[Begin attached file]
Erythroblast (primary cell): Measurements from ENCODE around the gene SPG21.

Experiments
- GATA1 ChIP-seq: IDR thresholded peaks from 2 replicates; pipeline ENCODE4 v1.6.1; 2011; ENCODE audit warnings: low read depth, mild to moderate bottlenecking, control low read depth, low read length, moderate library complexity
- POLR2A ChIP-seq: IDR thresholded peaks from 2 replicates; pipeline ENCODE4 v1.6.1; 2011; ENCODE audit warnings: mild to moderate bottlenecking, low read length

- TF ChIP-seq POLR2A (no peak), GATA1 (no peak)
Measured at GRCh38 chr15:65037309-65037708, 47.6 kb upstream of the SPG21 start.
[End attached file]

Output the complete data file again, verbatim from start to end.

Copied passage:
Erythroblast (primary cell): Measurements from ENCODE around the gene SPG21.

Experiments
- GATA1 ChIP-seq: IDR thresholded peaks from 2 replicates; pipeline ENCODE4 v1.6.1; 2011; ENCODE audit warnings: low read depth, mild to moderate bottlenecking, control low read depth, low read length, moderate library complexity
- POLR2A ChIP-seq: IDR thresholded peaks from 2 replicates; pipeline ENCODE4 v1.6.1; 2011; ENCODE audit warnings: mild to moderate bottlenecking, low read length

- TF ChIP-seq POLR2A (no peak), GATA1 (no peak)
Measured at GRCh38 chr15:65037309-65037708, 47.6 kb upstream of the SPG21 start.